Loan servicer

An organization that manages loan payments and administrative functions on behalf of the lender. Students can look up the loan servicer by logging into the National Student Loan Data System (NSLDS.ed.gov).

Master Promissory Note (MPN)

A binding legal document that you must sign when you get a federal student loan. The MPN can be used to make one or more loans for one or more academic years (up to 10 years). It lists the terms and conditions under which you agree to repay the loan and explains your rights and responsibilities as a borrower.  It’s important to read and save your MPN because you’ll need to refer to it later when you begin repaying your loan or at other times when you need information about provisions of the loan, such as deferments or forbearances.

Merit aid/non-need-based aid

This is money awarded without regard to financial need. It can be based on academic achievement, artistic abilities, leadership skills, or any other characteristic.

Need-based

Based on a student's financial need. Example: A need-based grant might be awarded based on a student's low income.

NSLDS (National Student Loan Data System):

NSLDS.ed.gov is a federal database of financial aid information. It includes loan & grant summaries, as well as information about the loan servicer for Direct Subsidized or Direct Unsubsidized Loans.

Origination Fee

A fee charged by the federal government and deducted from loan proceeds before disbursement to partially offset administrative costs of the Federal Family Education Loan Program (FFELP).

Overaward

An overaward occurs when the student receives more aid than he or she was eligible to receive. This usually results from changes in the student's aid package or changes in enrollment from one semester to the next within the same academic year. 

Pell Grant

A need-based federal grant awarded to students who are pursuing their first undergraduate degree. Pell Grants may also be available for part-time study.  Pell Grant awards are prorated based on hours enrolled.

Principal

The total sum of money borrowed plus any interest that has been capitalized.

Private Loan

A nonfederal loan made by a lender such as a bank, credit union, state agency, or school.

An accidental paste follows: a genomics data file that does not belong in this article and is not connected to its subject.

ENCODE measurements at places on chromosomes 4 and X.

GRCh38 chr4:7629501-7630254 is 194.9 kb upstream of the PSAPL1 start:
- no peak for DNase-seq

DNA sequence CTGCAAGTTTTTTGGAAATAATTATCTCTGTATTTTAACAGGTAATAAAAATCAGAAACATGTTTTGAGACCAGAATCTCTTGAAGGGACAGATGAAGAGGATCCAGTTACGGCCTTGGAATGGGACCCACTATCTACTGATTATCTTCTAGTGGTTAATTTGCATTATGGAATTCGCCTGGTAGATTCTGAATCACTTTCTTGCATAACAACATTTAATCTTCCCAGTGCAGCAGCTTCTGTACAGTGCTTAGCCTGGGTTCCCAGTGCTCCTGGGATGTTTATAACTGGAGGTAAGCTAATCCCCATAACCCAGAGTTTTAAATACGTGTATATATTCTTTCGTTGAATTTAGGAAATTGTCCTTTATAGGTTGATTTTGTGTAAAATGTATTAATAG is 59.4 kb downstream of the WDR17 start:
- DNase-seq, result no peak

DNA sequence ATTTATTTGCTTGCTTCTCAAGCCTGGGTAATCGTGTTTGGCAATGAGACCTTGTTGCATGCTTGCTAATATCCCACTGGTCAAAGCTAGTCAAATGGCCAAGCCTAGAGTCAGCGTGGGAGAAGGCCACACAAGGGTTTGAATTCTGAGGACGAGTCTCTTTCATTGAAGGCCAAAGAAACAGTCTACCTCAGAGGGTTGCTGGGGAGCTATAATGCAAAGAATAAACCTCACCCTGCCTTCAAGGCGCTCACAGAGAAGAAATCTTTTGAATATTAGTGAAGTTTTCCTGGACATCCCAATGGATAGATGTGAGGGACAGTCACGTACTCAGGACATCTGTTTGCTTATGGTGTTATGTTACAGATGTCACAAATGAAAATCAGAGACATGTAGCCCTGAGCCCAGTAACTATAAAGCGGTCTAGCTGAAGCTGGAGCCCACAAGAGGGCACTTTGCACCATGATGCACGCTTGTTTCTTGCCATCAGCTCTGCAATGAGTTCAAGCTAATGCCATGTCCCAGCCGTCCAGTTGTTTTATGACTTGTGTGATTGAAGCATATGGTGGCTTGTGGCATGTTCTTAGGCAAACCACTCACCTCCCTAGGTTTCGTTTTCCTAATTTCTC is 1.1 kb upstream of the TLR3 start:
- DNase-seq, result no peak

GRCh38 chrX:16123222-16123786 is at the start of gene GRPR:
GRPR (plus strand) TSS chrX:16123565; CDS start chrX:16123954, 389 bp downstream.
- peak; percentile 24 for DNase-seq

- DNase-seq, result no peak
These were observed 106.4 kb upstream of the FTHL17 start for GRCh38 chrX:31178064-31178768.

Registrar

The college administrator whose office manages enrollment, class registration, and academic standing.

Repayment Plan

The amount of monthly payments and total repayment period for a loan. The Standard Repayment Plan consists of equal monthly payments over a period of ten years. Borrowers can switch to another repayment plan that better fits their monthly finances by contacting the loan servicer. There is never a financial penalty for making early loan payments or paying more than the minimum required amount.

Return of Title IV Funds (R2T4)

Federal regulations require the financial aid office to apply a formula established by the U.S. Department of Education, titled R2T4, to determine the amount of federal aid a student has earned as of the student’s withdrawal date.  The amount of the federal financial aid returned to federal aid programs is determined by the amount of time a student spends in academically related activity.  After 60% of the term has passed, students have earned 100% of the federal financial aid disbursed to them.

Students withdrawing from any course(s) in the term prior to the completion of 60% of the quarter/semester may find that funds are owed to the university as a result of the R2T4.

Students who stop engaging in academically related activities during the term, without officially withdrawing from the courses, are subject to the R2T4 calculation. In such cases, the last date of academically related activity, as determined by the university, is used as the withdrawal date for the term.

Prior to withdrawing, students should contact the financial aid office to determine the amount of federal aid that must be returned. Federal student aid may not cover all unpaid charges due to the university upon the student’s withdrawal.

Room and Board

The expected cost of student housing (room) and food (board).

Satisfactory Academic Progress (SAP)

A school’s standards for satisfactory academic progress toward a degree or certificate offered by that institution. To keep getting financial aid every semester, you must move forward in your program of study.

You must meet all three criteria:

  • 2.0 cumulative institutional GPA for undergraduates and a 3.00 cumulative institutional GPA for graduate students
  • Must have a cumulative passing rate of at least 67 percent of all attempted credit hours
  • Credit hours that do not exceed 150 percent of the minimum number of hours required to graduate

SAP Status

  • GOOD – Eligible status. Student is meeting the minimum SAP standards or has no academic history. Student is eligible to apply for financial aid.
  • WARN – (Warning)  Eligible status. Student did not meet minimum SAP standards for GPA and/or completion rate in the previous evaluation period. Student is still eligible to apply for financial aid but must reach all minimum standards by the end of their next academic term to maintain eligibility.